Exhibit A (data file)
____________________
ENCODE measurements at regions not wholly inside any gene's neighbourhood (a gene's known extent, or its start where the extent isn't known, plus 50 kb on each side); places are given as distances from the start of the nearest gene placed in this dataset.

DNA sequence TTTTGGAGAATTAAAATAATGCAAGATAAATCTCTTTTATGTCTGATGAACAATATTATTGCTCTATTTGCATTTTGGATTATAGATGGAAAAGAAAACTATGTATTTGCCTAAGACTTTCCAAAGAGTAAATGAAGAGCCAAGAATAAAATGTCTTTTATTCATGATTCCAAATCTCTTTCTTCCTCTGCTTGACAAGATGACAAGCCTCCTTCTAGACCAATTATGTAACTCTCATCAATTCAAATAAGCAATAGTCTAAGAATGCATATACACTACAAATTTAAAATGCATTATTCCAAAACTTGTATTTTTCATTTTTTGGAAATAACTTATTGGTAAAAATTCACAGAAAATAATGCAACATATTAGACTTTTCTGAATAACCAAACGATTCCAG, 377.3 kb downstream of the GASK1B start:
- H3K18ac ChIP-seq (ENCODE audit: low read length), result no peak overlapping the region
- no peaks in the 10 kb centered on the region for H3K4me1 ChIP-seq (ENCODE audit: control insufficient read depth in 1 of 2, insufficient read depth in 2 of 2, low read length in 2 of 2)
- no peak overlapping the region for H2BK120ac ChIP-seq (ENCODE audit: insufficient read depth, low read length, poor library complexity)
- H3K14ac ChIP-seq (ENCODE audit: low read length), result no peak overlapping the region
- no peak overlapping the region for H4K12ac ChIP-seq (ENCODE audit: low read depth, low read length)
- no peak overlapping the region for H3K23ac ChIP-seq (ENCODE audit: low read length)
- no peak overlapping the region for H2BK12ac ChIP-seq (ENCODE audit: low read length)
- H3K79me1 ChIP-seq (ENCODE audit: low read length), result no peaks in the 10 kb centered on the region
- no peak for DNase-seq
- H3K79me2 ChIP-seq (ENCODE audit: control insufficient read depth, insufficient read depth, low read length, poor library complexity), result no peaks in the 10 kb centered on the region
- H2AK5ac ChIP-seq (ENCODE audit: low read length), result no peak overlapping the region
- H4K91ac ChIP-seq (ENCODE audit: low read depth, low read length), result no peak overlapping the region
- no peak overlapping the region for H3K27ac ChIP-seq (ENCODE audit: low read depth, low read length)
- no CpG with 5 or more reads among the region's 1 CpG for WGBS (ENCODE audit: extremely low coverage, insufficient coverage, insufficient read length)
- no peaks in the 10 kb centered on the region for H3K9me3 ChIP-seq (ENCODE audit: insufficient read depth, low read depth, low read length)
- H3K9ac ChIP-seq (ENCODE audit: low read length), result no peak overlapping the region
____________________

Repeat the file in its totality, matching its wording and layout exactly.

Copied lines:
ENCODE measurements at regions not wholly inside any gene's neighbourhood (a gene's known extent, or its start where the extent isn't known, plus 50 kb on each side); places are given as distances from the start of the nearest gene placed in this dataset.

DNA sequence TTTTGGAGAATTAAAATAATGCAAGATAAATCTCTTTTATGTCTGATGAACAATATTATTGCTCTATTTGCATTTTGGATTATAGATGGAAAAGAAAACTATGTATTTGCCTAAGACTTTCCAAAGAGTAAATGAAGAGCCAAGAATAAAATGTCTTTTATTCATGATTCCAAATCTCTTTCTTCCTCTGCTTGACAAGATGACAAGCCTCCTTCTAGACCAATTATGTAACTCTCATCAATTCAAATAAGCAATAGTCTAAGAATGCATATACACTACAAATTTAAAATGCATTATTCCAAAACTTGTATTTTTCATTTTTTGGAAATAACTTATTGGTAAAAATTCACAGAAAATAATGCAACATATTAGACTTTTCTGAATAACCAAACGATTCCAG, 377.3 kb downstream of the GASK1B start:
- H3K18ac ChIP-seq (ENCODE audit: low read length), result no peak overlapping the region
- no peaks in the 10 kb centered on the region for H3K4me1 ChIP-seq (ENCODE audit: control insufficient read depth in 1 of 2, insufficient read depth in 2 of 2, low read length in 2 of 2)
- no peak overlapping the region for H2BK120ac ChIP-seq (ENCODE audit: insufficient read depth, low read length, poor library complexity)
- H3K14ac ChIP-seq (ENCODE audit: low read length), result no peak overlapping the region
- no peak overlapping the region for H4K12ac ChIP-seq (ENCODE audit: low read depth, low read length)
- no peak overlapping the region for H3K23ac ChIP-seq (ENCODE audit: low read length)
- no peak overlapping the region for H2BK12ac ChIP-seq (ENCODE audit: low read length)
- H3K79me1 ChIP-seq (ENCODE audit: low read length), result no peaks in the 10 kb centered on the region
- no peak for DNase-seq
- H3K79me2 ChIP-seq (ENCODE audit: control insufficient read depth, insufficient read depth, low read length, poor library complexity), result no peaks in the 10 kb centered on the region
- H2AK5ac ChIP-seq (ENCODE audit: low read length), result no peak overlapping the region
- H4K91ac ChIP-seq (ENCODE audit: low read depth, low read length), result no peak overlapping the region
- no peak overlapping the region for H3K27ac ChIP-seq (ENCODE audit: low read depth, low read length)
- no CpG with 5 or more reads among the region's 1 CpG for WGBS (ENCODE audit: extremely low coverage, insufficient coverage, insufficient read length)
- no peaks in the 10 kb centered on the region for H3K9me3 ChIP-seq (ENCODE audit: insufficient read depth, low read depth, low read length)
- H3K9ac ChIP-seq (ENCODE audit: low read length), result no peak overlapping the region